After being stunned by the man who managed to create explicitly pretty music from a jacked-in cowboy boot, (seriously, what?), it was time to find a way to say hello. So, blood still ringing, I did the only proper thing to do – I offered to haul gear. “Hey, do you need a roadie?” For those not familiar, the Railway Club has stairs where high heels come to die, or at least twist some serious ankle. Thin, narrow, legendary killer stairs. (On rainy days, they’re a toss-up between murder and suicide). Stairs unfriendly to performers with large, heavy cases, for example. Like someone I could mention. So after helping tear-down, carrying said cases through the line-up of drunks shoving their way in to the next show, and guarding the gear on the sketchy street below, my help was more than appreciated – introductions were made and kept. I was In.
Which, to be honest, was the entire point.
The van was loaded, the blinkers tossed on, and plans for dinner bravely made, then we went back inside. I wandered about while he was sucked in by fans, trying to find friends who hadn’t fled the mediocre following band. (No worries on being left behind by this point, carrying cases that heavy awards Honorarily With-The-Band.) On the porch, I found my luck. And more besides. Shane was out there, as was Jessica and River and Michael Campbell, a few other folk, and a thin, blonde woman I’d never seen before. She gasped when she saw me, her entire face going blank. “Are you Jhayne Holmes?!” I blinked, startled, but not terribly surprised. So I said, “Yes.” I assumed she was from the internet, a reader maybe, or someone following Heart of the World. It happens. But then she started crying, looking as if she’d been struck by stones.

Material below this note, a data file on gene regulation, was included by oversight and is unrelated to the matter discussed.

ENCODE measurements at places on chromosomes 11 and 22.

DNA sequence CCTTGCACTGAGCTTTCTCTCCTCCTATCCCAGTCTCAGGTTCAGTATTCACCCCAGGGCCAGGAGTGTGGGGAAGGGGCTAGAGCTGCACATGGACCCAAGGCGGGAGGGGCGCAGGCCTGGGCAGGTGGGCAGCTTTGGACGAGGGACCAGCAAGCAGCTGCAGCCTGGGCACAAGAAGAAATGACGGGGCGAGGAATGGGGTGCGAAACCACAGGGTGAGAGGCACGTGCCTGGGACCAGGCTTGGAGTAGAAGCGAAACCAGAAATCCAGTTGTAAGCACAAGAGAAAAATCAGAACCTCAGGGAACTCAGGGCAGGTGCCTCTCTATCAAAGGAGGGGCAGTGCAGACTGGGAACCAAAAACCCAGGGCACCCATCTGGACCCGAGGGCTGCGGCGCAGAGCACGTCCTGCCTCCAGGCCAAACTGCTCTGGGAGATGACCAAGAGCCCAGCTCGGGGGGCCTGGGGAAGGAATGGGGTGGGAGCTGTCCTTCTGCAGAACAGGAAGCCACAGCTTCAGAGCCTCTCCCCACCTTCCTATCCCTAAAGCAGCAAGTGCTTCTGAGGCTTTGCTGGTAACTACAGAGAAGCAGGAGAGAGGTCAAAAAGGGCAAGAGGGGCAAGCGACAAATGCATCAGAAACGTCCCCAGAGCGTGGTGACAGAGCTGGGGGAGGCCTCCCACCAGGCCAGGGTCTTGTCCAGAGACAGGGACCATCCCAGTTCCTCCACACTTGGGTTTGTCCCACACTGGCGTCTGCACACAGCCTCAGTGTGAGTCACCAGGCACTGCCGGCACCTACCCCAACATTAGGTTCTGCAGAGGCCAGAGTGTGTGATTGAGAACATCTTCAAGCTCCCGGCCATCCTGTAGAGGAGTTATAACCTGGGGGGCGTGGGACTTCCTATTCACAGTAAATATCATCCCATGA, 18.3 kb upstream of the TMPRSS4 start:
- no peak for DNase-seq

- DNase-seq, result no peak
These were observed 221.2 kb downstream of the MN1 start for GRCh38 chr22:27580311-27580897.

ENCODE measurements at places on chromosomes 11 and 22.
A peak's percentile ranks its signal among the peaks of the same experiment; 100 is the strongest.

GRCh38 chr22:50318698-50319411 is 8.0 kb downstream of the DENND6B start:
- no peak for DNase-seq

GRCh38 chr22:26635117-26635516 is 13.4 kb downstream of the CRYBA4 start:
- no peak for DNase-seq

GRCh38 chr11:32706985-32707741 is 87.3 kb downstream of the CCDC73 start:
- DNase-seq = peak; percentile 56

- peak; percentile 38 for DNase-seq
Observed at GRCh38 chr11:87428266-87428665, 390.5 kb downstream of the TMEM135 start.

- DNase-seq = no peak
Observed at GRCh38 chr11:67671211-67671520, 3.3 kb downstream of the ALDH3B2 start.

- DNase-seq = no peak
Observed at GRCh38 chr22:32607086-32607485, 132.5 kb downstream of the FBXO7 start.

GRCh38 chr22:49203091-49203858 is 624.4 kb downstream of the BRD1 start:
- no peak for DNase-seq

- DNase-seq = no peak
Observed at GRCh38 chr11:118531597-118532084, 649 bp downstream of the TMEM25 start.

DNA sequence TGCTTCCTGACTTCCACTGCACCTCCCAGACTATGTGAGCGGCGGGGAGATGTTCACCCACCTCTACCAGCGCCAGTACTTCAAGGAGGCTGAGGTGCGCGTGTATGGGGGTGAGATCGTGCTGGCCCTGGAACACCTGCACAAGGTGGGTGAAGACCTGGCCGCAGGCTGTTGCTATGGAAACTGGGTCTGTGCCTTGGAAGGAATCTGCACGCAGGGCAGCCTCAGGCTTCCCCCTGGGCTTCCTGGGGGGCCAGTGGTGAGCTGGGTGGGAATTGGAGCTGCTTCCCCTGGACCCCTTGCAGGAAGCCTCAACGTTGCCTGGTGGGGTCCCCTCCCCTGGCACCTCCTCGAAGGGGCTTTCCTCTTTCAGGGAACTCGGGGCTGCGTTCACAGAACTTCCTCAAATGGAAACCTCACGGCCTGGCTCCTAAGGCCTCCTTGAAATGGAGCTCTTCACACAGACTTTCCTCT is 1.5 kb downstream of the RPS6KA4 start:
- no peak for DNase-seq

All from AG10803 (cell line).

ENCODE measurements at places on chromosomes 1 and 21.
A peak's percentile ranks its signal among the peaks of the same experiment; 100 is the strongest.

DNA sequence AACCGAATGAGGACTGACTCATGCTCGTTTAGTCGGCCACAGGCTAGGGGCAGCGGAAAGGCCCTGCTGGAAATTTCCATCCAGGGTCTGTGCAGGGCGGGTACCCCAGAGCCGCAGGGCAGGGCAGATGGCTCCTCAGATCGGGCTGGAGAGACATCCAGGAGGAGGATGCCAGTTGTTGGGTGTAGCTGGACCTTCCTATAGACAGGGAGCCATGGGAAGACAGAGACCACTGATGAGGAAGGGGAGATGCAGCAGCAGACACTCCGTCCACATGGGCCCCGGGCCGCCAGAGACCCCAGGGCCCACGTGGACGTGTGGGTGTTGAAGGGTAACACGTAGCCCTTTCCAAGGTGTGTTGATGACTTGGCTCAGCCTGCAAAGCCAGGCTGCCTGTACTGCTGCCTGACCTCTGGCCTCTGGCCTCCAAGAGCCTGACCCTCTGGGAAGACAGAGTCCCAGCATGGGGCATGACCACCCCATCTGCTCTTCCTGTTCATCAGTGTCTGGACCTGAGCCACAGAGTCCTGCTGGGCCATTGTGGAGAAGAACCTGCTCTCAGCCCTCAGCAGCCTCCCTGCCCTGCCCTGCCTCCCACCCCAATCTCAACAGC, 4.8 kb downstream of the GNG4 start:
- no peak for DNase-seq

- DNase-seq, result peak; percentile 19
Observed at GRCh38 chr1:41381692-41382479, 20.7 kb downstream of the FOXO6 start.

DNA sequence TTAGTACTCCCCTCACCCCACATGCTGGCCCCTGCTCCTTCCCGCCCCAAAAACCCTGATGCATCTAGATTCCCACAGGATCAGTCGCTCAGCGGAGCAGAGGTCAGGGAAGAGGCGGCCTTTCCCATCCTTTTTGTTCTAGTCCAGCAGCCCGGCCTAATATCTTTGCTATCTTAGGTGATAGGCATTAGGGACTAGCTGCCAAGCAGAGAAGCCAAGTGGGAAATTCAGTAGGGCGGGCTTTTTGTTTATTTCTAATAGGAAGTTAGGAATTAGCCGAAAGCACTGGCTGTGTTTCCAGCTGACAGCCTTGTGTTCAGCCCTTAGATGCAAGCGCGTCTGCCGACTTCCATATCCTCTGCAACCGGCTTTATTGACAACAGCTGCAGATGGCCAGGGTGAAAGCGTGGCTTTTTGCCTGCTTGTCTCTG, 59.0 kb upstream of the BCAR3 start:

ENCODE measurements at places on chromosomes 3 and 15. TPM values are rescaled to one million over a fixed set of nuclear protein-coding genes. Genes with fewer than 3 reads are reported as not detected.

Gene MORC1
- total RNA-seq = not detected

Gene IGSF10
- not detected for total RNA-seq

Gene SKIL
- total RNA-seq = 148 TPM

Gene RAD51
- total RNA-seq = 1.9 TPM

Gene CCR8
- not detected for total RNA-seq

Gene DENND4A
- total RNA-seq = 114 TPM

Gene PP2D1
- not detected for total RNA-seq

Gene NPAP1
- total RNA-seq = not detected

“I was a friend of Jon Gaasenbeek.”
This, to me, meant a thousand unsung emotions stopping my heart, but, I’m sure, tells very little to you. Let me fill you in: Jon, dear heart, was my boyfriend who hanged himself a few years ago. It’s not something I generally discuss, and his name isn’t one I’ve heard anyone speak in years. When he died, it was a strangely isolated event. In spite of knowing each other for years, we were taking things as slow as humanly possible. The few people we had in common were mostly not speaking to us, hardly any of my other friends had met him, and I hadn’t been introduced yet to any of his. It’s been one of the strangest traumas I’ve carried, this solitary and unspoken lance through my heart. To have a stranger suddenly drop his name on me, let alone claim some sort of kinship, was tremendous.
So we had a bit of a Moment, out there on the smoker’s porch, us crying and people edging away, trying to give us space in the crowded din. Turns out her name is Stephanie and her long-term ex, John, was Jon’s best friend. Twenty years, they grew up together. She has contact info for his family and his old bicycle, the black one I helped him build five years ago, the one that came up to my solar plexus. She asked me if I wanted it. I asked her how on earth she came to know I was connected with Jon. And this is where it blossoms past merely improbable into a full fledged soap-opera list of associations, as if my night hadn’t been ridiculous enough. (Remember, this is the same evening that started with a transit stabbing.)
Stephanie found my post about visiting Mackenzie, who lives on the block Jon did, through the blog of the woman who used to roomie with the love of my life, the one who slept with him as soon as I went out of town.
Right. Now that’s over with, let’s get on with the rest of the night. I’m not even up to midnight yet.
END OF PART TWO